Instana Automates App Development & Maintenance

Startup Instana is officially releasing its first APM offering this week at Dockercon Europe, adding automation and AI into the DevOps process.

Scott Ferguson, Managing Editor, Light Reading

October 17, 2017

4 Min Read
Instana Automates App Development & Maintenance

Startup Instana, which has quietly been developing application performance management (APM) tools for containers and microservices, is officially releasing its first commercial offering this week, adding artificial intelligence and automation into the DevOps process.

The company is detailing the product -- also called Instana -- at Dockercon Europe on Tuesday.

The goal is to speed-up the development, testing, deployment and maintenance of new applications, especially those applications deployed in containers or through microservices, as enterprises move toward their goal of digital transformation. (See Digital Transformation Causing Sleepless Nights for IT – Study.)

"The digitization or digital transformation trend that is going on is not about being big, it's simply about being fast," Pete Abrams, the co-founder and COO of Instana, told Enterprise Cloud News before the October 17 launch. "The people that can code-up, deploy and operate new business services the fastest are showing themselves to be the winner, and that is a massive competitive advantage."

Figure 1: The Instana APM Tool (Source: Instana) The Instana APM Tool
(Source: Instana)

As companies were forced to speed-up production when DevOps, Agile and cloud all came into the market over the last 10 years, Abrams said the same pattern is true for containers and microservices. Now, enterprises are deploying new code up to three times a week to keep with the rapid pace of change, Abrams noted.

At the same time, development environments have gotten more complex with enterprises using different programming languages, leading to additional complexity.

This increased need for speed and complexity are some of the reasons why adding automation and AI into the process is necessary, to help ease the burden on the developers.

Some of the features with the Instana APM tool include:

  • Automatic, continuous discovery and mapping, which allow for the automatic discovery of the full technical stack, including components, architectures and dependencies.

  • Real-time analysis and prediction capabilities that can predict anomalies and other constraints.

  • AI-enabled problem solving and troubleshooting, which predicts and the behavior and performance of applications and the microservices that they use. The idea here is to predict problems before they occur within the application.

This approach to deploying and testing application is one of the main reasons that Cisco lavished $3.7 billion on AppDynamics earlier this year in a way to further ingrain the company into the changing nature of the network -- one that is build more on software than hardware, and using machine learning or AI can help further speed up this process by offering to automate more mundane tasks. (See Cisco's AppDynamics Deal Goes Beyond Cloud.)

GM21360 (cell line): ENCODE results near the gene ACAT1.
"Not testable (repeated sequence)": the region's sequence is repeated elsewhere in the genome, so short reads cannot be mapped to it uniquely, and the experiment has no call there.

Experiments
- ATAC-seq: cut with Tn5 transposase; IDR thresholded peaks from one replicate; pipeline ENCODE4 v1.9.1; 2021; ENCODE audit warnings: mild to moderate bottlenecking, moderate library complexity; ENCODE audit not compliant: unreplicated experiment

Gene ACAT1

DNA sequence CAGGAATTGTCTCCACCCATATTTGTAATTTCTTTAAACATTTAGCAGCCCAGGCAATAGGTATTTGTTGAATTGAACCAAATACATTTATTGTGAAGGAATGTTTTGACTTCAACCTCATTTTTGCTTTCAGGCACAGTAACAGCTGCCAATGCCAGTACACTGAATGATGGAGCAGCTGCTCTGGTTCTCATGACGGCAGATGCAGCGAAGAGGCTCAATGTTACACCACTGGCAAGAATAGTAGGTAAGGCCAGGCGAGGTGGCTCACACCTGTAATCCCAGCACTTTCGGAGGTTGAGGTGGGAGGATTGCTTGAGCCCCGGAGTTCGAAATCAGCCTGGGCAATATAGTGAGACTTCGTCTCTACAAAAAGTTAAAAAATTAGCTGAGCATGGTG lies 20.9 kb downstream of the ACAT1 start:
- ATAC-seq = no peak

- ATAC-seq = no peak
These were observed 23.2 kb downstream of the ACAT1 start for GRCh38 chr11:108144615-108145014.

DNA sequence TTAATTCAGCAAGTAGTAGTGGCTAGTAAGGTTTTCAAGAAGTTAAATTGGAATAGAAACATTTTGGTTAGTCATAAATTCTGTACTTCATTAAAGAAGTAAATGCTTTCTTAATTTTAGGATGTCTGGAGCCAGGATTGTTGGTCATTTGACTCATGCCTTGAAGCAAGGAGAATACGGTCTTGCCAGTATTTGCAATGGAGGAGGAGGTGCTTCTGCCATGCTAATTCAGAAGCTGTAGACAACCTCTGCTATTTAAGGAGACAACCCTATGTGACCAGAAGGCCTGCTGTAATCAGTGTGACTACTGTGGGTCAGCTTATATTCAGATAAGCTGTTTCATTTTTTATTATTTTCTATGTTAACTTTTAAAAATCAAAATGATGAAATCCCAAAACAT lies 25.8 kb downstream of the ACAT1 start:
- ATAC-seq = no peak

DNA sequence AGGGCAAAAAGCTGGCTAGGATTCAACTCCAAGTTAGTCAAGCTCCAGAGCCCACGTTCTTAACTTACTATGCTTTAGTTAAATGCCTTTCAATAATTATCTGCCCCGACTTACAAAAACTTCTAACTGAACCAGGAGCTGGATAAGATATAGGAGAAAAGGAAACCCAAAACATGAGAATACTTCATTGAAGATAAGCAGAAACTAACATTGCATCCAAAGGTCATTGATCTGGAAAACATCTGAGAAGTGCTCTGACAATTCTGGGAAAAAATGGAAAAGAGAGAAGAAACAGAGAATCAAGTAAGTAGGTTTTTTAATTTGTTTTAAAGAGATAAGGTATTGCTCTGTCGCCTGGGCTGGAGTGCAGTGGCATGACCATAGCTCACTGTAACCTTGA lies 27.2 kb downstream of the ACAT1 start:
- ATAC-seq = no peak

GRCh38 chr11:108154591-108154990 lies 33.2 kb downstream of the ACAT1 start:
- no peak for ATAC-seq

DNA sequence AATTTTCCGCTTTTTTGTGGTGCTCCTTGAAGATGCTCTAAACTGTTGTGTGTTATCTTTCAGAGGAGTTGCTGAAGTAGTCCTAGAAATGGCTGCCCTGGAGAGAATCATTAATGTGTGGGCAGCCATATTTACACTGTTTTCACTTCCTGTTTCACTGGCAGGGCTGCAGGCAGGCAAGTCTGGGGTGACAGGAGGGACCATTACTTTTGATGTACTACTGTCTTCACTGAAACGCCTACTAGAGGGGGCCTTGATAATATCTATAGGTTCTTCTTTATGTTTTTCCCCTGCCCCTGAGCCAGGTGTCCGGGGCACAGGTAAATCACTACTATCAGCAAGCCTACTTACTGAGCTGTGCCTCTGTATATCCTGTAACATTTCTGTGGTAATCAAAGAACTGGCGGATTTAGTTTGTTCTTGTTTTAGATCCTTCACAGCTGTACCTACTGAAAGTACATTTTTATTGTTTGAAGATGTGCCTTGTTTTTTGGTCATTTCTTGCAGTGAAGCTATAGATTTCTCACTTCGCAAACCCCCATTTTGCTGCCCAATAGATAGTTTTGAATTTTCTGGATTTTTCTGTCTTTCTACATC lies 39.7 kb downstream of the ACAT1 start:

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Some of the other big players in the APM market include AppNeta , BMC Software, CA Technologies and Dynatrace.

Cisco acquired AppDynamics for $3.7 billion last year, driving interest in companies such as Instana. While Instana is not in stealth mode anymore, it has kept a low profile, although it raised $6 million in Series A funding in 2016, according to Crunchbase. (See Cisco's AppDynamics Deal Goes Beyond Cloud.)

Abrams said that the new APM product has been released to about 80 to 100 customers over the past six months. This was one way to test it and gain some momentum before making a formal announcement.

So far, Abrams said the APM tool has found traction in the retail market, along with e-commerce, logistics, media and entertainment, as well as banking and financial services. "The common thread is the dynamics of their applications, along with a move into microservices and containers," Abrams added.

Instana has development agreements and partnerships with Docker, IBM BlueMix Container Service and Red Hat OpenShift. Abrams said the company plans to add more integration with Kubernetes and Mesosphere in the future.

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— Scott Ferguson, Editor, Enterprise Cloud News. Follow him on Twitter @sferguson_LR.

About the Author(s)

Scott Ferguson

Managing Editor, Light Reading

Prior to joining Enterprise Cloud News, he was director of audience development for InformationWeek, where he oversaw the publications' newsletters, editorial content, email and content marketing initiatives. Before that, he served as editor-in-chief of eWEEK, overseeing both the website and the print edition of the magazine. For more than a decade, Scott has covered the IT enterprise industry with a focus on cloud computing, datacenter technologies, virtualization, IoT and microprocessors, as well as PCs and mobile. Before covering tech, he was a staff writer at the Asbury Park Press and the Herald News, both located in New Jersey. Scott has degrees in journalism and history from William Paterson University, and is based in Greater New York.

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